In New Record, Solar and Wind Generated More Electricity Than Coal for First 5 Months of Year
Solar and wind power generation has set a new record, with more power generated from those renewables than coal for the first five months of 2023, according to Energy Information Administration (EIA) data, as CBS News reported.
It’s the first time solar and wind production has surpassed coal for five months straight, industry publication E&E News said.
“From a production-cost perspective, renewables are the cheapest thing to use — wind and solar. So, we’re going to see more and more of these records,” said Ram Rajagopal, a professor of civil and environmental engineering at Stanford University, as reported by CBS News.
EIA data showed solar and wind out-producing coal for the first three months of the year, but the numbers for April and May are only preliminary, according to EIA spokesperson Chris Higginbotham.
“Our official estimates from the Electric Power Monthly show that combined electricity generation from wind and solar exceeded generation from coal in January, February and March,” Higginbotham said, as E&E News reported. “Our real-time data, which is subject to revision, indicate that trend continued in April and May.”
If hydroelectric power is added to the calculations, the record extends to more than six months, with the renewables streak for surpassing coal beginning last October, the EIA said, as reported by CBS News.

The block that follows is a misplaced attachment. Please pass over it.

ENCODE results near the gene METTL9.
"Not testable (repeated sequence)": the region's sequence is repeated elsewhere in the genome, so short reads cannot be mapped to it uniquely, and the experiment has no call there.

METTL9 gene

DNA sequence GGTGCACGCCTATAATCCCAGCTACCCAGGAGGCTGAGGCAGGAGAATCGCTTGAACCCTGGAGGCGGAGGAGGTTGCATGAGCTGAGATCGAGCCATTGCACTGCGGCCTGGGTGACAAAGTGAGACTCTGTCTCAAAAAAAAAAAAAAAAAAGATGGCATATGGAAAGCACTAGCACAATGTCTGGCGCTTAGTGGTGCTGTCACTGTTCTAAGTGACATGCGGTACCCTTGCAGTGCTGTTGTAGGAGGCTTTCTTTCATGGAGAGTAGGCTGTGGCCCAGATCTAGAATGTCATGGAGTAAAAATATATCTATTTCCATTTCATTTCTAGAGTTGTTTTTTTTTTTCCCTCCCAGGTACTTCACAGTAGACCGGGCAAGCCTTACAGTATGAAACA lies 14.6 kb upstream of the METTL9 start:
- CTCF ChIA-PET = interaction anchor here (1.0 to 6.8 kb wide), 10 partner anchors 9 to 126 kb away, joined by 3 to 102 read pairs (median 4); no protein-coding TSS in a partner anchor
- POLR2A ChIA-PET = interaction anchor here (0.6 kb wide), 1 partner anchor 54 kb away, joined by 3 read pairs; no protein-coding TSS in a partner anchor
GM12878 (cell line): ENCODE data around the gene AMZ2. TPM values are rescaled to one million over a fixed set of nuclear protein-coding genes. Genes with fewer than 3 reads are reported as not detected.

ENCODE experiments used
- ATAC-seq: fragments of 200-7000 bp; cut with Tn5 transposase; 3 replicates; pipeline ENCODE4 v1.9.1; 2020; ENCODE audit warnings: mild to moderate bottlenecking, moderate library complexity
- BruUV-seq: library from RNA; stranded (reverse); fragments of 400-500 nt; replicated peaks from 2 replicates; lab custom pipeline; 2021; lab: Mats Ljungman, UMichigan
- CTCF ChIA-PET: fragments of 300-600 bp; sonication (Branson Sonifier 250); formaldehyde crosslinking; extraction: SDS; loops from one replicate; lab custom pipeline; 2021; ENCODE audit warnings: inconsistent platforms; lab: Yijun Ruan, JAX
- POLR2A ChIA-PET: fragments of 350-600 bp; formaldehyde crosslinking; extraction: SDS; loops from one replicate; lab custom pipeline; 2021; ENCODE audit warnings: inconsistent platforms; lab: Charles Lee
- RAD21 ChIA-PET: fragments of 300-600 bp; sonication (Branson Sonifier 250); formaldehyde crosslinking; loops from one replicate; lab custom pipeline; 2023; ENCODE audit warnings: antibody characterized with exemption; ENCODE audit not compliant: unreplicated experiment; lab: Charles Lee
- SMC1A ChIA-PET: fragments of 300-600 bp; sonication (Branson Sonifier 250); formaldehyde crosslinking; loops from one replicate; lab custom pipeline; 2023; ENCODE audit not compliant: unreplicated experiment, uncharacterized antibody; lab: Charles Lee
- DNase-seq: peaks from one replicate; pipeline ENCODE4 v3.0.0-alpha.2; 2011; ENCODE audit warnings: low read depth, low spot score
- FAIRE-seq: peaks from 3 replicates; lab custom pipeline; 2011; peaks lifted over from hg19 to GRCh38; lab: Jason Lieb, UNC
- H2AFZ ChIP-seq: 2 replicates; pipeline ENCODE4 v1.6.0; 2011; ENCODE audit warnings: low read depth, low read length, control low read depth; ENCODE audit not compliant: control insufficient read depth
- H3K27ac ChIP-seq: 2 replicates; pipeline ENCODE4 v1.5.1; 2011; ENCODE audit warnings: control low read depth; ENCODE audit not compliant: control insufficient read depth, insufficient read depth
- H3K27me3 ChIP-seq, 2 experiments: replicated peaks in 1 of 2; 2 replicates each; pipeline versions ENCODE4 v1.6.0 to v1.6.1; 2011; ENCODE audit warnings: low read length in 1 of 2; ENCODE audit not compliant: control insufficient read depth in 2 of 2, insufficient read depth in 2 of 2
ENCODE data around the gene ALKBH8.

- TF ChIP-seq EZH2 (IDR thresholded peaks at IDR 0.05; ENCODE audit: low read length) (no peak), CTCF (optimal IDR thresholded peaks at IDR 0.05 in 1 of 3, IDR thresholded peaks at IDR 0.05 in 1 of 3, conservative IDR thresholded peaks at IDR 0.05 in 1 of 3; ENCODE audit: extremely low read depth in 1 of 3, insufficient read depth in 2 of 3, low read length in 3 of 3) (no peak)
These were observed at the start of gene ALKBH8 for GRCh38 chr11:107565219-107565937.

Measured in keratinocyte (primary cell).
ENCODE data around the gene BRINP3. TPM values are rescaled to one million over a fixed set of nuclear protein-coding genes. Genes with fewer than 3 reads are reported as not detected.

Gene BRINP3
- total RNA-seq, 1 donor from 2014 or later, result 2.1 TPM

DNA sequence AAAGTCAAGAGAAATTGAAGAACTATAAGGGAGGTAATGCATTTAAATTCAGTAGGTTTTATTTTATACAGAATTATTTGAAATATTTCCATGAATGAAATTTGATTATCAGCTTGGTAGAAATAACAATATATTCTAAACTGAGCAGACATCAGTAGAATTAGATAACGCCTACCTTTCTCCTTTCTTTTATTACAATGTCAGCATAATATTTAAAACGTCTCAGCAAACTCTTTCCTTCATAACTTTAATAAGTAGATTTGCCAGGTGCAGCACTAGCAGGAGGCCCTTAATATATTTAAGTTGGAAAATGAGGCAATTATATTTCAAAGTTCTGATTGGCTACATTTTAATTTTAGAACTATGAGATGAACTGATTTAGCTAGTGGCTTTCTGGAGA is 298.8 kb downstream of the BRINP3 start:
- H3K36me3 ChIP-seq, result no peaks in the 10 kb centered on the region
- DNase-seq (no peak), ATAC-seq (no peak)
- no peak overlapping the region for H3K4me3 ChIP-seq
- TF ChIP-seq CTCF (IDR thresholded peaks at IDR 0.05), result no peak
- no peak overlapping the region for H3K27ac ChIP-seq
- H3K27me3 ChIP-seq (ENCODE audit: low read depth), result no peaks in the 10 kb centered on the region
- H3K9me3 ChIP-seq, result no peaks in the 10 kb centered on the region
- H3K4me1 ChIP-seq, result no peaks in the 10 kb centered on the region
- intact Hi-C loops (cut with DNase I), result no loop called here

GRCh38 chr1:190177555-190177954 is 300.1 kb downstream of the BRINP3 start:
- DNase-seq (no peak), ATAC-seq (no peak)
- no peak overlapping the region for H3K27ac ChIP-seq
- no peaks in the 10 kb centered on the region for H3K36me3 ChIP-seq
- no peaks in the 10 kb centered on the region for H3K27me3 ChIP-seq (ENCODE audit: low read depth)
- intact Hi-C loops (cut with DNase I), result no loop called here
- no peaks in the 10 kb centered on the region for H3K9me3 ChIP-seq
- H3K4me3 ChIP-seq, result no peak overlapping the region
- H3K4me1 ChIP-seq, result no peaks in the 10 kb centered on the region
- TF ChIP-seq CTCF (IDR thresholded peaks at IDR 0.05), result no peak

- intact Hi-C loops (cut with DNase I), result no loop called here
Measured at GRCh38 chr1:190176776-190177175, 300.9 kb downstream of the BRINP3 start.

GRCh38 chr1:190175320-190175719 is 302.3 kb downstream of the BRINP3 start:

As recently as 2008, nearly half of the country’s electricity was generated by coal, but it has been declining steadily ever since, replaced by renewables and natural gas, E&E News reported.
“As electricity providers generate more electricity from renewable sources, we see electricity generated from coal decline over the next year and a half,” EIA Administrator Joe DeCarolis said in May, according to an EIA press release. “We expect that the United States will generate less electricity from coal this year than in any year this century.”
An additional 22.5 gigawatts (GW) of solar and wind capacity were added in the past year ending in May, an EIA report from earlier this month said.
Ending coal generation once and for all can only do good things for the climate. Though it comprises around one-fifth of the energy grid, coal use makes up more than half of the greenhouse gas emissions from the power sector, according to data from the U.S. Environmental Protection Agency.
The expansion of renewables has been given a boost by the Inflation Reduction Act, but getting green power sources hooked up to the U.S. electrical grid has been a tedious process.
According to a Lawrence Berkeley National Laboratory report, on average, a renewables project that came online last year had waited five years between its request to connect to the grid and the start of its commercial operations. Between 2000 and 2007, the wait was less than two years.
According to the report, 1,350 GW of capacity from more than 10,000 projects are waiting to be connected to the grid, most of them renewables.
“[T]here is this concern that capacity is not coming online fast enough, not because it isn’t economic, but because the interconnection process is really clogged at this time,” said Metin Celebi, an analyst who tracks the industry at the Brattle Group, as reported by E&E News.